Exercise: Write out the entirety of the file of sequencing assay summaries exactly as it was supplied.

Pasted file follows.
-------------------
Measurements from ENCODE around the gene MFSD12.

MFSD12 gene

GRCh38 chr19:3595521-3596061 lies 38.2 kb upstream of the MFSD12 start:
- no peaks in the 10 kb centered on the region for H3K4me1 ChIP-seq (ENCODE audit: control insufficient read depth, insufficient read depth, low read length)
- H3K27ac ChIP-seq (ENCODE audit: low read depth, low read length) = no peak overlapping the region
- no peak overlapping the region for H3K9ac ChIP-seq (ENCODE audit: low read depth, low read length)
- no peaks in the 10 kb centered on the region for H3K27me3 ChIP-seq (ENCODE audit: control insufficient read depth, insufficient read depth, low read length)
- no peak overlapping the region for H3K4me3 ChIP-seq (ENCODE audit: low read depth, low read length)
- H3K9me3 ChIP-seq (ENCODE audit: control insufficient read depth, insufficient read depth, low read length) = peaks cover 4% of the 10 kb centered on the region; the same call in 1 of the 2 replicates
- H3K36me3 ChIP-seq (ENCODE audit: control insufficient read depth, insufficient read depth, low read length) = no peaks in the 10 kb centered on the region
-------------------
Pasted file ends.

Measurements from ENCODE around the gene MFSD12.

MFSD12 gene

GRCh38 chr19:3595521-3596061 lies 38.2 kb upstream of the MFSD12 start:
- no peaks in the 10 kb centered on the region for H3K4me1 ChIP-seq (ENCODE audit: control insufficient read depth, insufficient read depth, low read length)
- H3K27ac ChIP-seq (ENCODE audit: low read depth, low read length) = no peak overlapping the region
- no peak overlapping the region for H3K9ac ChIP-seq (ENCODE audit: low read depth, low read length)
- no peaks in the 10 kb centered on the region for H3K27me3 ChIP-seq (ENCODE audit: control insufficient read depth, insufficient read depth, low read length)
- no peak overlapping the region for H3K4me3 ChIP-seq (ENCODE audit: low read depth, low read length)
- H3K9me3 ChIP-seq (ENCODE audit: control insufficient read depth, insufficient read depth, low read length) = peaks cover 4% of the 10 kb centered on the region; the same call in 1 of the 2 replicates
- H3K36me3 ChIP-seq (ENCODE audit: control insufficient read depth, insufficient read depth, low read length) = no peaks in the 10 kb centered on the region